- B Community Grade
- Director: Isabel Coixet
- Cast: Sonja Bennett
- Writer: Philip Roth
- Producer: Domenico Procacci
- Distributor: MGM
First seen talking to Charlie Rose about the lost tradition of American hedonism while singing the praises of '60s sexual liberation, Ben Kingsley looks dignified and authoritative in his role as an esteemed professor and cultural critic. He's a man dedicated to living in the moment; even though most of the world no longer shares his values, Kingsley makes them work for him. Well, mostly. His relationship with a former student (Patricia Clarkson) has thrived through decades of brief encounters focusing on no-strings sex. That seems to be all Kingsley needs until he's captivated by a much-younger graduate student (Penélope Cruz) with exquisite posture and an enigmatic smile. He can't believe she desires him, even after he's taken her to bed.
Working from Philip Roth's 2001 novel The Dying Animal, Elegy director Isabel Coixet captures all the pitiless, morbid introspection of recent Roth novels, but none of the fleetness. Elegy drops somberness and aridity where Roth places wit, even as he takes on the most distressing subjects. But while Coixet fails to translate Roth to the screen—and she's hardly the first—the movie still works fairly well on its own darkly meditative terms. Cruz delivers her best English-language performance to date. Her absence of chemistry with Kingsley can be a bit distracting, but it also seems hardwired into the material: These are two people ultimately not meant to be together, even if the barriers exist largely in Kingsley's head. In a performance filled with few sudden eruptions and much internalized distress, Kingsley easily conveys the nature of those barriers. He's a man committed to casualness who ends up in the grips of obsession and doubt, emotions he may have aged out of his ability to handle.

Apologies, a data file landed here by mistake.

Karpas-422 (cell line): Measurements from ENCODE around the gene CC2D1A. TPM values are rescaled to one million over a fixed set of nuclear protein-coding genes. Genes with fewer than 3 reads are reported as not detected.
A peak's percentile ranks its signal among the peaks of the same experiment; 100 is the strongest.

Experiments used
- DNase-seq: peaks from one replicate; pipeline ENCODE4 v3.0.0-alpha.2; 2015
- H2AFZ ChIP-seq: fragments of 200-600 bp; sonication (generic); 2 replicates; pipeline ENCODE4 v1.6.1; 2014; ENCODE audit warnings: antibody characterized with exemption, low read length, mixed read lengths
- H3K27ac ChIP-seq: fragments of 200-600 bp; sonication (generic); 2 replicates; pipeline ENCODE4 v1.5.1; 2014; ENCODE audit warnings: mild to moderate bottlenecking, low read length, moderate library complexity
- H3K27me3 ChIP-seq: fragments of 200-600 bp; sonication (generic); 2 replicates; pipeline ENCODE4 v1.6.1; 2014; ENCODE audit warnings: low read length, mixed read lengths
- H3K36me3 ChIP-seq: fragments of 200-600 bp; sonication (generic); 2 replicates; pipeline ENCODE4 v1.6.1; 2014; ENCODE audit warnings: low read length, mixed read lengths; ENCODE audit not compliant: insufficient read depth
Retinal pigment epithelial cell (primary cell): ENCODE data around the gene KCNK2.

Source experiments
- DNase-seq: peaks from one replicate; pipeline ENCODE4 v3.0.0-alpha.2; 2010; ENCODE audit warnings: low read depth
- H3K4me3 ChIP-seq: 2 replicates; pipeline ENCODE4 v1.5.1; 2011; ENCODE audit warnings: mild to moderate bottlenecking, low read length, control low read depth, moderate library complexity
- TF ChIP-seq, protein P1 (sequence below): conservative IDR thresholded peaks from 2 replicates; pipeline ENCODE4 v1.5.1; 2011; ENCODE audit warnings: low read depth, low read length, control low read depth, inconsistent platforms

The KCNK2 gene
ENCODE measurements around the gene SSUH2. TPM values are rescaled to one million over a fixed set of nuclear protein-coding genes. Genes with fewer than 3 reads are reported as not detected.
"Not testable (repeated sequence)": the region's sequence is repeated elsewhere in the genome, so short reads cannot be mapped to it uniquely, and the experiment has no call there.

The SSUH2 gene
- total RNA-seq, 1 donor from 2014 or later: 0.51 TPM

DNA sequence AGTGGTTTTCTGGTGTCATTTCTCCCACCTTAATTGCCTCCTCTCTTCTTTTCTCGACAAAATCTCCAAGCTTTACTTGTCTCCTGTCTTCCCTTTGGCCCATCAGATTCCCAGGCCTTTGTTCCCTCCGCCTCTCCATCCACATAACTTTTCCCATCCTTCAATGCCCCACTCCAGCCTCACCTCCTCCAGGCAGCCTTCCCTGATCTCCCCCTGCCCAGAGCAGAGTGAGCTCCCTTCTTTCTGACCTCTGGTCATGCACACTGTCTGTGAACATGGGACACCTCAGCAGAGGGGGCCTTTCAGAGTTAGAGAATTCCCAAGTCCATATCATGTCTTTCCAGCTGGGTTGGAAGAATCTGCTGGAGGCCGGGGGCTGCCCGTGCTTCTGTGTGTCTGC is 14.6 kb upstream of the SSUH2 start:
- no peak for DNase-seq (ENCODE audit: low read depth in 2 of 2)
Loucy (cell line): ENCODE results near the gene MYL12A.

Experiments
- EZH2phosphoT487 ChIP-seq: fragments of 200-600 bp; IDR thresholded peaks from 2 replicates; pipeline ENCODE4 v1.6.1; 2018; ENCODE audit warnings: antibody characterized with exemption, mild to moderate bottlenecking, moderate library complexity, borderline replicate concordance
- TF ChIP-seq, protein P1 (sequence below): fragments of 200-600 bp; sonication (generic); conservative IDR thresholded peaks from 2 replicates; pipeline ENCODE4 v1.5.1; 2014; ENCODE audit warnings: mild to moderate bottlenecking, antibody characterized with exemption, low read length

Elegy is at its best when it simply lets Kingsley brood his way through exquisitely lighted interiors, and at its worst when it spends too much time letting him directly vocalize his thoughts. The feints and obfuscations he brings into virtually every conversation reveal more than his voiceover interruptions, which make the film lurch when it should glide. As an acting showcase that builds to some unexpectedly moving moments, Elegy has much to recommend it. Had Coixet found better ways to connect those moments, she might have really had something to rival what Roth does on the page.